The men and women who were slain because they refused to deny Christ in the nation of Korea. The faith was brought to Korea in a unique fashion. The intellectuals of that land, eager to learn about the world, discovered some Christian books procured through Korea's embassy to the Chinese capital. One Korean, Ni-seung-houn, went to Beijing in 1784 to study Catholicism and was baptized Peter Ri. Returning to Korea, he converted many others. In 1791, when these Christians were suddenly viewed as foreign traitors, two of Peter Ri's converts were martyred, men named Paul Youn and Jacques Kuen. The faith endured, however, and when Father James Tsiou, a Chinese, entered Korea three years later, he was greeted by four thousand Catholics. Father Tsiou worked in Korea until 1801 when he was slain by authorities. Three decades later the Prefecture Apostolic of Korea was established by Pope Leo XII, after he received a letter smuggled out of Korea by faithful Catholics. In 1836, Monsignor Lawrence Imbert managed to enter Korea. Others arrived, and they worked until 1839, when a full persecution started, bringing about the martyrdom of the European priests. Young Korean candidates for the priesthood were sent to Macau for ordination. The first native priest, Andrew Kim Taegon, returned to Korea in 1845 and was martyred the following year. Severe persecution followed, and Catholics fled to the mountains, still spreading the faith. In 1864, a new persecution claimed the lives of two bishops, six French missionaries, another Korean priest, and eight thousand Korean Catholics. The Korean martyrs of 1839, 1846, and 1867 were canonized in Korea in 1984 by Pope John Paul II.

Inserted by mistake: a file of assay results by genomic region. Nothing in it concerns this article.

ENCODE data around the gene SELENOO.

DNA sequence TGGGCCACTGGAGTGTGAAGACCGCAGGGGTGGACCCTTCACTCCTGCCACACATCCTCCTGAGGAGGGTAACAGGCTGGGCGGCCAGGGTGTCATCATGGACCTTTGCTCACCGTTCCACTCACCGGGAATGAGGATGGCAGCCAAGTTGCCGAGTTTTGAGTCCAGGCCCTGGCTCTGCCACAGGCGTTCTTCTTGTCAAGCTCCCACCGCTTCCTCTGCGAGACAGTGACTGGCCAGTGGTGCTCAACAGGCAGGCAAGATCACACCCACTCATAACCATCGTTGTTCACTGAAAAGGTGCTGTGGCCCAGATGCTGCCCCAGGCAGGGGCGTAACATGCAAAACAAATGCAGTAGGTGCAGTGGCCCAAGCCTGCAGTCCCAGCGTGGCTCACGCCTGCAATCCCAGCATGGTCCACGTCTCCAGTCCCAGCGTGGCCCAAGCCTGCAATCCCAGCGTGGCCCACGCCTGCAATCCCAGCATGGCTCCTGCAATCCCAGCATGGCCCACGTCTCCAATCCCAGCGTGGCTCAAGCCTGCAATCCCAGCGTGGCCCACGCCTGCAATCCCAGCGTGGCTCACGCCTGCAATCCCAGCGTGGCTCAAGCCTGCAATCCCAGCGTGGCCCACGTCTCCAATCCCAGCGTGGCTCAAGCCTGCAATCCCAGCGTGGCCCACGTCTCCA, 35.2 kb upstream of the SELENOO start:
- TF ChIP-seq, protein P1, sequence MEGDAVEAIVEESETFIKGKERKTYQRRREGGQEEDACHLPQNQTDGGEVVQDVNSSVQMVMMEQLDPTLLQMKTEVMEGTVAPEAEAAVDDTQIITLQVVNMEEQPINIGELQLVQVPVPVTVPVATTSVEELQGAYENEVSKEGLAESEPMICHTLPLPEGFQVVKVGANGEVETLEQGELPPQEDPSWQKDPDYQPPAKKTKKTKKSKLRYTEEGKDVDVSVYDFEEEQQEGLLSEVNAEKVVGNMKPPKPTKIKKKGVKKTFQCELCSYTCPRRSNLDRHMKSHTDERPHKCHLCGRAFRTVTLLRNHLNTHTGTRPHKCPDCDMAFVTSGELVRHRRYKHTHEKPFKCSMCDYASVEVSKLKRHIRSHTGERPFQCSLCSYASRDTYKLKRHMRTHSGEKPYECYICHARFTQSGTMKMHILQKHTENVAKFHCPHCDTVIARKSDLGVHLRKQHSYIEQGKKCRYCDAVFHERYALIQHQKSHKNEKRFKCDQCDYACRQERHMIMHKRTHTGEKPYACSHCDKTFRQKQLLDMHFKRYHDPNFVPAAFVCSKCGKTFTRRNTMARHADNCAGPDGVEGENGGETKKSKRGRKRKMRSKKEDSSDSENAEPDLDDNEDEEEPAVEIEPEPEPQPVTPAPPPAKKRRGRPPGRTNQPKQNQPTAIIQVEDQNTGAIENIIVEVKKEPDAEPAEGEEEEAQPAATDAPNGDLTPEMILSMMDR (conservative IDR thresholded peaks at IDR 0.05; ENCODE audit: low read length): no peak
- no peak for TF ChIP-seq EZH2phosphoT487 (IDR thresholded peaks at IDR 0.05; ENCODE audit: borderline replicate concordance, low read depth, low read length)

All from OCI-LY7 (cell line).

Christians who breathed a sigh of relief when Constantine proclaimed Christianity the state religion, believing this would end the bloodshed and martyrdom. But it was all too short a time until they ... continue readingMore Saint of the Day
Brigid was probably born at Faughart near Dundalk, Louth, Ireland. Her parents were baptized by St. Patrick, with whom she developed a close friendship. According to legend, her father was Dubhthach, an Irish chieftain of Lienster, and her mother, Brocca, was a slave ... continue readingMore Female Saints
St. Michael the Archangel - Feast day - September 29th The name Michael signifies "Who is like to God?" and was the warcry of the good angels in the battle fought in heaven against satan and his followers. Holy Scripture describes St. Michael as "one of the chief ... continue reading
The name Gabriel means "man of God," or "God has shown himself mighty." It appears first in the prophesies of Daniel in the Old Testament. The angel announced to Daniel the prophecy of the seventy weeks. His name also occurs in the apocryphal book of Henoch. He was the ... continue reading
St. Julie (Julia) Billiart was born in 1751 and died in 1816. As a child, playing "school" was Julie's favorite game. When she was sixteen, to help support her family, she began to teach ... continue reading
By Deacon Keith A Fournier
Over the centuries, the Jesuits have been relied upon by Popes as trustworthy, heroic soldiers for Jesus Christ and His Church. Yes, there have been times when the company seemed to lose its fervor. However, Jesus Christ the King has always sent His Spirit to ... continue readingMore Christian Saints & Heroes